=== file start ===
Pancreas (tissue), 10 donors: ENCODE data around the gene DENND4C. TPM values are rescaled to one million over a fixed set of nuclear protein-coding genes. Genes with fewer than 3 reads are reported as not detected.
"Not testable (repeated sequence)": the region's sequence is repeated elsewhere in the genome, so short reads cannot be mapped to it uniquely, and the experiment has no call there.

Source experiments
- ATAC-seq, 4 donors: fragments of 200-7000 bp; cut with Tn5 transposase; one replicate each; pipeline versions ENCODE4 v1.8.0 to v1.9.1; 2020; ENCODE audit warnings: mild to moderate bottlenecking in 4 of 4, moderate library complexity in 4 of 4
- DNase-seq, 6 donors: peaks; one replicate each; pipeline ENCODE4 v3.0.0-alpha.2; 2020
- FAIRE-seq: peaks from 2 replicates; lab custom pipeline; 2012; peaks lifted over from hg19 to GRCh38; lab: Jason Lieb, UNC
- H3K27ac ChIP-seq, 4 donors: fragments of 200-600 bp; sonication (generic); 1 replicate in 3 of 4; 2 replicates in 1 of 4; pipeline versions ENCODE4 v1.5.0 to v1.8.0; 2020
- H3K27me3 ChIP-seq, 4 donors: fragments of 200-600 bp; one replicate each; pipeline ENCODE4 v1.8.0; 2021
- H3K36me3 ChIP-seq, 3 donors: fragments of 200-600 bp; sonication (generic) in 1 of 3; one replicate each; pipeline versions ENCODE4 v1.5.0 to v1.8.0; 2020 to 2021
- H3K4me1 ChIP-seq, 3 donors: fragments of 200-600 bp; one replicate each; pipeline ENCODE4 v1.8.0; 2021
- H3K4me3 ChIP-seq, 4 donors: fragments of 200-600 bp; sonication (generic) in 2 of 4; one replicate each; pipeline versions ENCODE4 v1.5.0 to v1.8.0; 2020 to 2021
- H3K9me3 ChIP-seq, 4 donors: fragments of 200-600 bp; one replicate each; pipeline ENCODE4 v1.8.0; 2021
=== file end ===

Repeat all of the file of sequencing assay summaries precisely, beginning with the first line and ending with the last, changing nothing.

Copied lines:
Pancreas (tissue), 10 donors: ENCODE data around the gene DENND4C. TPM values are rescaled to one million over a fixed set of nuclear protein-coding genes. Genes with fewer than 3 reads are reported as not detected.
"Not testable (repeated sequence)": the region's sequence is repeated elsewhere in the genome, so short reads cannot be mapped to it uniquely, and the experiment has no call there.

Source experiments
- ATAC-seq, 4 donors: fragments of 200-7000 bp; cut with Tn5 transposase; one replicate each; pipeline versions ENCODE4 v1.8.0 to v1.9.1; 2020; ENCODE audit warnings: mild to moderate bottlenecking in 4 of 4, moderate library complexity in 4 of 4
- DNase-seq, 6 donors: peaks; one replicate each; pipeline ENCODE4 v3.0.0-alpha.2; 2020
- FAIRE-seq: peaks from 2 replicates; lab custom pipeline; 2012; peaks lifted over from hg19 to GRCh38; lab: Jason Lieb, UNC
- H3K27ac ChIP-seq, 4 donors: fragments of 200-600 bp; sonication (generic); 1 replicate in 3 of 4; 2 replicates in 1 of 4; pipeline versions ENCODE4 v1.5.0 to v1.8.0; 2020
- H3K27me3 ChIP-seq, 4 donors: fragments of 200-600 bp; one replicate each; pipeline ENCODE4 v1.8.0; 2021
- H3K36me3 ChIP-seq, 3 donors: fragments of 200-600 bp; sonication (generic) in 1 of 3; one replicate each; pipeline versions ENCODE4 v1.5.0 to v1.8.0; 2020 to 2021
- H3K4me1 ChIP-seq, 3 donors: fragments of 200-600 bp; one replicate each; pipeline ENCODE4 v1.8.0; 2021
- H3K4me3 ChIP-seq, 4 donors: fragments of 200-600 bp; sonication (generic) in 2 of 4; one replicate each; pipeline versions ENCODE4 v1.5.0 to v1.8.0; 2020 to 2021
- H3K9me3 ChIP-seq, 4 donors: fragments of 200-600 bp; one replicate each; pipeline ENCODE4 v1.8.0; 2021